For some athletes I’ve interviewed, like figure skater Kristi Yamaguchi, their sacrifice had a lofty goal and paid off big in the end – she is an Olympic gold medalist, after all. But for many more people – people who put just as much time, effort and tears into their training as Kristi did – their successes weren’t quite as grand and some never reached their goal at all. To use Taryn’s body building example, I’ve had the privilege to talk to many, many body builders and figure competitors. They train as hard or harder than anyone I’ve spoken with. For instance, the traditional body builder diet is far more austere than the one the U.S. ski team told me they eat, not to mention that body builders log more gym hours than almost anyone. Yet most of them are barely known outside their sport and with so many different divisions, often not even known in their sport. So was their sacrifice still worth it?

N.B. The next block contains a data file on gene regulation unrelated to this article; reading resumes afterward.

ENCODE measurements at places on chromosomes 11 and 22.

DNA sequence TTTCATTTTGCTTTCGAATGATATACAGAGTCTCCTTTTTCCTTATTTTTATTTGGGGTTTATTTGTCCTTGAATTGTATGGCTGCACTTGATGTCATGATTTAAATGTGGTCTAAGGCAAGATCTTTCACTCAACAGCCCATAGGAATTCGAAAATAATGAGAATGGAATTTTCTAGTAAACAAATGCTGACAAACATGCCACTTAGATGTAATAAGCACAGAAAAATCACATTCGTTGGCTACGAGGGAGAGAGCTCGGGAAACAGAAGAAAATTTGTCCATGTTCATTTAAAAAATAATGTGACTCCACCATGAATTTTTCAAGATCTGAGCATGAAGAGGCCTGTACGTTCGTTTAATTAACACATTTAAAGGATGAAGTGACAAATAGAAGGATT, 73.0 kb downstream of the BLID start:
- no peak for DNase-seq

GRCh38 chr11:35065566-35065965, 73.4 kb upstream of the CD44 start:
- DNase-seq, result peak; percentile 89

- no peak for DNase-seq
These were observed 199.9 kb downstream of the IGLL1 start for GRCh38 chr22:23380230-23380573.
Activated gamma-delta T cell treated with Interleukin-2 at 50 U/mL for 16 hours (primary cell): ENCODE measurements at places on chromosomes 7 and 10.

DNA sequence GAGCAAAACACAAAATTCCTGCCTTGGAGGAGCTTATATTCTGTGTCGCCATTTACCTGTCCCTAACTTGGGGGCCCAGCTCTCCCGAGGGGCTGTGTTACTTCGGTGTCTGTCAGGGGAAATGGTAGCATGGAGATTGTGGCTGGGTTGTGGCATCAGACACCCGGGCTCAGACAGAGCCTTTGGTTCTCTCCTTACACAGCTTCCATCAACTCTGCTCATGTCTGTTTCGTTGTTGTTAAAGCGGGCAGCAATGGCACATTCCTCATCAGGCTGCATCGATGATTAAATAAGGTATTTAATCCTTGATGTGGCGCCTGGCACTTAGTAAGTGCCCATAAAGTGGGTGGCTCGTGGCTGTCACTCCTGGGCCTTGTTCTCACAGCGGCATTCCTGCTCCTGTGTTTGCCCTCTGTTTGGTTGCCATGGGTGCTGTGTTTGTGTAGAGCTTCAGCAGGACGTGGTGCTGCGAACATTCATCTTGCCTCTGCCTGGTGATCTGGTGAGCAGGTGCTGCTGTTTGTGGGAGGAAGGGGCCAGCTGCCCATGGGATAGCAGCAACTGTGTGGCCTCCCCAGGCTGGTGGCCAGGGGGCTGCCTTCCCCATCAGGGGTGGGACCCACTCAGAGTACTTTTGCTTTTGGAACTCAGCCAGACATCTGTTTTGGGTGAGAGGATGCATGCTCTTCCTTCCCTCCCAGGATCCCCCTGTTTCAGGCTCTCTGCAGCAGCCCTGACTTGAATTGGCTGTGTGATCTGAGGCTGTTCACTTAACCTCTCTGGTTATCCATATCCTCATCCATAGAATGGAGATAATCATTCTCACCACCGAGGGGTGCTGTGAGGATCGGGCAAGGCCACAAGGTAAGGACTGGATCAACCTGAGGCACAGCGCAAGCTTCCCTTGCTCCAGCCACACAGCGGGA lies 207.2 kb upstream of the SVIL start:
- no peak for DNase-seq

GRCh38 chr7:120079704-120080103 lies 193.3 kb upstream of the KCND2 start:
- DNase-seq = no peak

Of course I can’t answer that. None of us can. Only the person themselves, Kristi included, can decide if all their sacrifices got them where they wanted to go. The only answer I can give is my own.
A couple of years ago I was being interviewed for Fitness and the writer asked me, “What is the number one thing you wish you had known when you were first starting your health and fitness journey?” I get that question A LOT. (And I’m guessing you guys do too.) Usually I answer something like find an exercise you love – “fitness should be fun!” – so you can make it a lifelong passion. And that’s not a bad answer. (Or if it is, feel free to disillusion me in the comments.) But that day I just couldn’t say it. Because if I could tell my pre-kickboxing, pre-yoga, pre-vegan, pre-assault self just one thing it wouldn’t be that saturated fats are not evil or that short-and-intense workouts are the golden ticket of fitness or even that ground flaxseed and water can be substituted for an egg in any recipe and have it turn out exactly the same! (Although all those things are awesome and I’m glad I know them.) No, what I would tell myself is this: